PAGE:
Hi Phyllis, I am just reading this now because I am a little behind in my email. Anyway, I did not recognize him through the whole article; and when I viewed the video I was thinking that I had watched it until the first guy finished speaking. The only Merlin that I heard of was in "The Sword in the Stone". LOL It was an interesting article. It did not sound anything like the small bit of the TV series I saw (on the video).

Kevin


Phyllis Doyle profile image

Phyllis Doyle 2 years ago from High desert of Nevada. Author

Hi Kevin. Since Geoffrey of Monmouth first created Merlin there have been many variations and enhancements added to the character. I love the Arthurian legends and Merlin is my favorite. Thanks for reading and commenting. I must admit I am surprised to know someone who is not familiar with a legendary figure that has been so widely researched and written about since the 12th century. But, then history and mythology is my passion so I am very familiar with the legends of Merlin. Thanks again, Kevin.


Marie Flint profile image

Marie Flint 2 years ago from Jacksonville, FL

Finally got to watch the movie. Charming, to say the least!


The Examiner-1 profile image

The Examiner-1 2 years ago

Phyllis,

History was not one of biggest subjects in school. I just did not have interest in it - at least not what they taught in school. You talk about the history of birds or other areas that interest me, that is different. (grin)

Kevin


Phyllis Doyle profile image

Phyllis Doyle 2 years ago from High desert of Nevada. Author

I am glad you found time to watch it, Marie. I had never seen it before and I enjoyed watching it.


Phyllis Doyle profile image

Phyllis Doyle 2 years ago from High desert of Nevada. Author

That is what I realize, Keven. We each have our own interests as writers. I love your articles on birds.


CarolynEmerick profile image

CarolynEmerick 2 years ago

Hi Phyllis, I can't believe I missed this one! I found it because HP recommended it at the bottom of my hub on Merlin and when I clicked on it I saw it was yours! I love the images you chose and the information you presented, definitely Upvoted and sharing :)


Phyllis Doyle profile image

Phyllis Doyle 2 years ago from High desert of Nevada. Author

Hi Carolyn, I will go check out your Merlin. I love the Arthurian legends. Merlin has always been one of my favorite legendary characters. Thanks for reading and commenting... and for the votes/sharing, I appreciate that.


CarolynEmerick profile image

CarolynEmerick 2 years ago

What's actually very funny is that I scour through Project Gutenberg to find illustrations for articles (I also write for Celtic guide magazine and you would be more than welcome if you ever wanted to!) and then I put the artwork up on wikimedia commons to "pay it forward" for other writers who rely on public domain images for their articles... And the one at the very top of your article is one I put on Wikipedia! If you click on it on Wikipedia and scroll down to the user who uploaded it, it says Csemerick, I was just giddy to see that people actually do use them! :D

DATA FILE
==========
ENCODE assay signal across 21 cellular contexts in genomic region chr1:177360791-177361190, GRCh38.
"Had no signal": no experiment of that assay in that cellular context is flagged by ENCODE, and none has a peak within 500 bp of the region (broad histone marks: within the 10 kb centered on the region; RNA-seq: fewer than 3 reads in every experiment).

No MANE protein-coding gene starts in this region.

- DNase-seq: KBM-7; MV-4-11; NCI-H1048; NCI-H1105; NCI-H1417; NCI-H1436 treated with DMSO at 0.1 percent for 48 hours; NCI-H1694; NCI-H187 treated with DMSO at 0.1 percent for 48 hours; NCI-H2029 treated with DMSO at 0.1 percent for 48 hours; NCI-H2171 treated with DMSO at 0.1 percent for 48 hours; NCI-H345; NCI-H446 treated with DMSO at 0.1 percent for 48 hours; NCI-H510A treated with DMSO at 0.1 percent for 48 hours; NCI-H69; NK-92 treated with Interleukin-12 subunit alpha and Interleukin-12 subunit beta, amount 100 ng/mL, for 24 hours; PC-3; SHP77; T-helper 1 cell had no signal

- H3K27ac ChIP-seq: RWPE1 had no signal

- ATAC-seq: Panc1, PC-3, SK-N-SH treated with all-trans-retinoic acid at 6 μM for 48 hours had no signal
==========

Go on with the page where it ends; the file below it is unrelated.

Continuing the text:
Phyllis Doyle profile image

Phyllis Doyle 2 years ago from High desert of Nevada. Author

How awesome is this, Carolyn? What a connection we made. I love that image -- I try to get all of the images I use from Wikipedia. Thanks for loading that image into Creative Commons. I will have to check out Celtic Guide Magazine, sounds interesting. Thanks!


newbizmau profile image

newbizmau 2 years ago from Mobile, AL

I'm a Merlin Fan too! So glad I found this one and glad its on Hubpages. I have a book called The Encyclopedia of Angels Spirit Guides and Ascended Masters by Susan Gregg. I couldn't believe my eyes when I saw Merlin. After finding this my will to learn more about him increased and I've found many channeled messages online about him. I included the links to two of my favorite ones in my Merlin Hubpage. Had fun reading yours. Love and light! -Maurice


Phyllis Doyle profile image

Phyllis Doyle 2 years ago from High desert of Nevada. Author

Hello Maurice. What a delight to hear from another Merlin fan. I will check out that book by Susan Gregg - how interesting. Thanks for mentioning that. I will hop over and read your page on Merlin. Thanks for reading and commenting on my hub.


newbizmau profile image

newbizmau 2 years ago from Mobile, AL

Phylliss its a very interesting book. There were many other surprises to find. A very interesting book. Another surprise was Odin of Norse culture and Cupid. I didn't know that Cupid was apart of Roman culture. Lots of history about them and invocations to ask for their help. That book was a great find.


Phyllis Doyle profile image

Phyllis Doyle 2 years ago from High desert of Nevada. Author

Hi Maurice. Eros was a Greek god and Cupid was his Roman equivalent. I love the Eros and Psyche story. I had it as one of my hubs, but took it down because it was so long. I am going to put it back up after I make 4 or 5 shorter hubs on it. Odin ! one of my favorite gods. I love that image of him as The Wanderer. I must get that book.


newbizmau profile image

newbizmau 2 years ago from Mobile, AL

I should read some more on Eros. I don't know much about that story.


Phyllis Doyle profile image

Phyllis Doyle 2 years ago from High desert of Nevada. Author

It is a wonderful story. I will be publishing the first part probably later today.

    Sign in or sign up and post using a HubPages Network account.

    0 of 8192 characters used
    Post Comment

    No HTML is allowed in comments, but URLs will be hyperlinked. Comments are not for promoting your articles or other sites.


    Click to Rate This Article
    working